Since the fall of Kabul in mid-August, there is uncertainty about the future political set up on one hand and challenges of recognition on the other to the Taliban. Though the Taliban are constantly assuring the world about human and women rights, freedom of the press and a stable political setup yet the world is skeptical about the future in Afghanistan. The U.S. has frozen Afghanistan’s $ 9.5 billion assets and IMF and European Union halted any kind of financial or humanitarian assistance to the Taliban regime. Similarly, the Taliban facing recognition issue without which bringing enduring stability to Afghanistan would be quite difficult.
Hence, in such a situation, Afghanistan faces two-front challenges: internal and external. If the Taliban regime could not control the situation, there could be instability in Afghanistan and that will definitely affect the region and neighborhood. This article aims to look at the Taliban’s internal and external challenges and how it could affect the region and neighboring states especially Pakistan.
The new interim government formed by the Taliban is not inclusive as the world was expecting. The main political leaders of the main political parties and ethnic groups i.e., Karzai, Abdullah Abdullah, Gulbadin Hikmatyar, or any other ethnic group’s leader is not included. This situation is quite concerning which could have a negative impact on the future setup. Afghanistan is a multi-ethnic society where a broad-based government is quite essential for a stable system.
Likewise, ISKP is another challenge for the Taliban who have twice launched attacks inside Kabul following the Taliban’s takeover. It is pertinent to mention ISK has been constantly launching attacks in Afghanistan especially Kabul while targeting civilians and even school children. Though apparently, ISKP cannot challenge the Taliban regime, yet it can create issues on small scale to disturb the new setup.
Similarly, there is a ‘consensus’ issue to the Taliban among their ranks. The current issues between mullah Biradar and Mullah Yaqub, the son of Mullah Umar have surfaced. Many were expecting Mullah Biradar, Taliban’s co-founder, as the Prime Minister yet he was made deputy. Likewise, for the last few days, his absence from the scene was also questionable for many. Many rumors were there following which he had to issue an audio statement that he was alive. Hence, the division among the ranks of the Taliban could also trigger which can harm their future plans.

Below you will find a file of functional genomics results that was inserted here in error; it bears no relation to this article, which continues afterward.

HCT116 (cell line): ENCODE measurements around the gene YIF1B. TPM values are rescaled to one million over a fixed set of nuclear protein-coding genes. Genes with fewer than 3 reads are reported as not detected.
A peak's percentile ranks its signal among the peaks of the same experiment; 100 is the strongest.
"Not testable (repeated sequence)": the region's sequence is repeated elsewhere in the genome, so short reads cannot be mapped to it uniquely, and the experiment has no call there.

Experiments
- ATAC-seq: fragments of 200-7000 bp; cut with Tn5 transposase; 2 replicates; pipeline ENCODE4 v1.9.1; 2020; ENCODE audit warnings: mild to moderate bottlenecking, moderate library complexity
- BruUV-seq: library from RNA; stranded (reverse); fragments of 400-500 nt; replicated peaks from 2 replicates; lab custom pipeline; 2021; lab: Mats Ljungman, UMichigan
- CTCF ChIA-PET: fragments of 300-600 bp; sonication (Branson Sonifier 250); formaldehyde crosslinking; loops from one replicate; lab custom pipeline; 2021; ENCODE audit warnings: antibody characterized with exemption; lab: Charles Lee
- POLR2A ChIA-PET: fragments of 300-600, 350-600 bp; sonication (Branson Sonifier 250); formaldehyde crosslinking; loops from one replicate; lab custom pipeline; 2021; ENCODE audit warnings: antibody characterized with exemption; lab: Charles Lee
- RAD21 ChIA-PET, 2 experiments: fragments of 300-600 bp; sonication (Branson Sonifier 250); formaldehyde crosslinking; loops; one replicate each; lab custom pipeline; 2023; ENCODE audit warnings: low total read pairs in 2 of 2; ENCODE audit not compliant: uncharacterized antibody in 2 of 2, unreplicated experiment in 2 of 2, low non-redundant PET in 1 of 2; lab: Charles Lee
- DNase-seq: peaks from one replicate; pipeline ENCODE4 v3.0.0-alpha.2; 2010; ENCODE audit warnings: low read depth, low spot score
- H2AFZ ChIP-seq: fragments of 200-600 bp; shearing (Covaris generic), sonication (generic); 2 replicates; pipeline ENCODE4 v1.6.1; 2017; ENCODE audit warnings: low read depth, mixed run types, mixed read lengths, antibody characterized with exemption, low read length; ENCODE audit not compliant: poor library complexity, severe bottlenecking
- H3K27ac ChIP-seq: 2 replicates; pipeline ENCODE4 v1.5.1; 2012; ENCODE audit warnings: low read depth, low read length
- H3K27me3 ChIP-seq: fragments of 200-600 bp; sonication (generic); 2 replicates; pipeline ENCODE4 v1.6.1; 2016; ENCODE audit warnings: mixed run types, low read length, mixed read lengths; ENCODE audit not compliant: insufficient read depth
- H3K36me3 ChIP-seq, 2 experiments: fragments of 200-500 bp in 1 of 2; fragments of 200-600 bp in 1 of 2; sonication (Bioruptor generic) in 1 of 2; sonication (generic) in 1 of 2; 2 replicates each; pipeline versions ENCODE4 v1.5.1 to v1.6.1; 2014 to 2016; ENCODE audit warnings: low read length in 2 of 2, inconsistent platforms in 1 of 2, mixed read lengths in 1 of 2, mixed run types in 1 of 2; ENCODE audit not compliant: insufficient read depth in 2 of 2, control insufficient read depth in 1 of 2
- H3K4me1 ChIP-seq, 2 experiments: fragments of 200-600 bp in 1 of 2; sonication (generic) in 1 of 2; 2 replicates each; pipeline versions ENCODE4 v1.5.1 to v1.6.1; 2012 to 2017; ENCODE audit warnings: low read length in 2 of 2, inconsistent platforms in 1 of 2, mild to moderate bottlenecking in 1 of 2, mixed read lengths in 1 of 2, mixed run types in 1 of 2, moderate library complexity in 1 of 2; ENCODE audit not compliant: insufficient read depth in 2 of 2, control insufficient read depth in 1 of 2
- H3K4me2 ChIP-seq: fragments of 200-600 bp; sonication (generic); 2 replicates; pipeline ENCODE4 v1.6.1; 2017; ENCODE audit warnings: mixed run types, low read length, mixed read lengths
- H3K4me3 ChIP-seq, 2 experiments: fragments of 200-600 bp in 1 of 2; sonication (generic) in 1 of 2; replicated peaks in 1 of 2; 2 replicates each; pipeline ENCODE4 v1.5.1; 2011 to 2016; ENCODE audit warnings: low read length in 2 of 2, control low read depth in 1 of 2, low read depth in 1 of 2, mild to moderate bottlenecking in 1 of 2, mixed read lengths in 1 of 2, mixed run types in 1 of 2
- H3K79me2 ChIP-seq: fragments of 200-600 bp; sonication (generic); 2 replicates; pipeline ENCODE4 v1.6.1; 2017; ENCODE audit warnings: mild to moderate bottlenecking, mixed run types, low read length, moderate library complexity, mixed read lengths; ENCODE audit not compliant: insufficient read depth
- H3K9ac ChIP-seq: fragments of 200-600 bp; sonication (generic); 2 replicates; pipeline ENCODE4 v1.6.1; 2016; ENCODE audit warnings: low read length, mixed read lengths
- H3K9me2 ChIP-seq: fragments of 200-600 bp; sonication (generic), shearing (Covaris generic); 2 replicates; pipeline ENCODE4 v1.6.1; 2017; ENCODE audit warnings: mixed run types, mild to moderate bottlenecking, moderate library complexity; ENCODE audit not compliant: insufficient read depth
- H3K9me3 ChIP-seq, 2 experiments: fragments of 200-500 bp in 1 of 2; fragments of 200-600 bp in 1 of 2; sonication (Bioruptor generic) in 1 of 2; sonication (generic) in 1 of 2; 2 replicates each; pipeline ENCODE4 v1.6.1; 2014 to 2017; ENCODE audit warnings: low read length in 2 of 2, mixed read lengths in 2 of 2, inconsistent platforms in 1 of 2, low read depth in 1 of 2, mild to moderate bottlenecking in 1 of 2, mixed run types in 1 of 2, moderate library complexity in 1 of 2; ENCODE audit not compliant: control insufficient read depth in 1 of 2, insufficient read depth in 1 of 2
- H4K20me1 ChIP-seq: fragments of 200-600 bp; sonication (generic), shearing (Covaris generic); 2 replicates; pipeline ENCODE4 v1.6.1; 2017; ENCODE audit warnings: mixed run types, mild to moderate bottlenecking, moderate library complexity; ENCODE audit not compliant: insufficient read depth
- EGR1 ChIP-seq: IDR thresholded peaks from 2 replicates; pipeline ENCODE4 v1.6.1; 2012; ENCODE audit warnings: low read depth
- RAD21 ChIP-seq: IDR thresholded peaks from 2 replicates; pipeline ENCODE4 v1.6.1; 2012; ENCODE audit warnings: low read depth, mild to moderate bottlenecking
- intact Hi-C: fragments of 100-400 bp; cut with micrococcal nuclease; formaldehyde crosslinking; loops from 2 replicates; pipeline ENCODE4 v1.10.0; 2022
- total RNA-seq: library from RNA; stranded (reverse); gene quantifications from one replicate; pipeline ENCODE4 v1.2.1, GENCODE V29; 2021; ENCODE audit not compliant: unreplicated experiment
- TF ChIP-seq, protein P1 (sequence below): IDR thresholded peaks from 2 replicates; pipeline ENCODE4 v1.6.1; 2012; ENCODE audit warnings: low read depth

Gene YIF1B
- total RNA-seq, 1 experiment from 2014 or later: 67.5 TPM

Moreover, the economy is one of the biggest challenges to the Taliban. Though some countries are helping them out in form of humanitarian aid it would not work and they would need any permanent solution to the issue. China, Pakistan, Qatar, and UAE have sent humanitarian aid so far. On September 13, the U.S. announced humanitarian aid of $64 million to Afghanistan that will be delivered through independent organizations, NGOs, and UN agencies. However, the Taliban and the Afghanistan Central Bank officials want the frozen assets to be released by the U.S. If there is not enough aid to the new regime from the outside world, it would be quite difficult for them to sustain. However, they are looking towards china which can fill the aid gap the U.S. has left. However, that is not certain right now; only indications are there about it.
Furthermore, in addition to internal challenges, the Taliban regime is facing external challenges as well. The most crucial challenge is recognition of the Taliban regime for which they have been paving the way since the Doha process. They were constantly engaged with the regional and global powers to ensure they could rule the country and will form a balanced government followed by balanced policies where there could be no threat to any country from Afghanistan. In their previous rule: 1996-2001, only three states had extended recognition to them—Saudi Arabia, Pakistan, and the UAE. However, the circumstances are quite different now where these three countries would not be able to extend recognition to the Taliban at an earlier stage.
On September 13, the U.S. Secretary of State, Antony Bliken issued a statement we are reassessing our relations with Islamabad and Pakistan should deny legitimacy to the Taliban unless they fulfill international demands. “So, Pakistan needs to line up with a broad majority of the international community in working toward those ends and in upholding those expectations,” Blinken added. The western bloc has two major concerns they want the Taliban to fulfill—respect of women and fundamental rights and denying Afghanistan soil to be used by terrorists. The Taliban are reassuring the world about these concerns; however, some reports keep coming out where journalists have been targeted.
If the Taliban make an inclusive and broad-based government and respect the fundamental rights, there could no issue in recognizing them. Even the west would think about their recognition. And in such a situation, they should not be left in the lurch where the Afghan economy is deep down towards collapse. All regional countries including Pakistan are concerned about Afghanistan. Being the next-door neighbor, Pakistan has been the key stakeholder in Afghanistan. Islamabad has been trying to persuade the world to engage with the Taliban and help them out at this critical juncture. Earlier this month, Pakistani Foreign Minister Shah Mehmood Qureshi told his British counterpart in Islamabad: Taliban is a new reality in Kabul—a statement pushing for engaging with the Taliban. Pakistan fears if there is further instability in Afghanistan, it could have severe implications for Pakistan.
Zafar Iqbal Yousafzai is author of “The Troubled Triangle: US-Pakistan Relations under the Taliban’s Shadow” (Routledge). He tweets @yousafzaiZafar5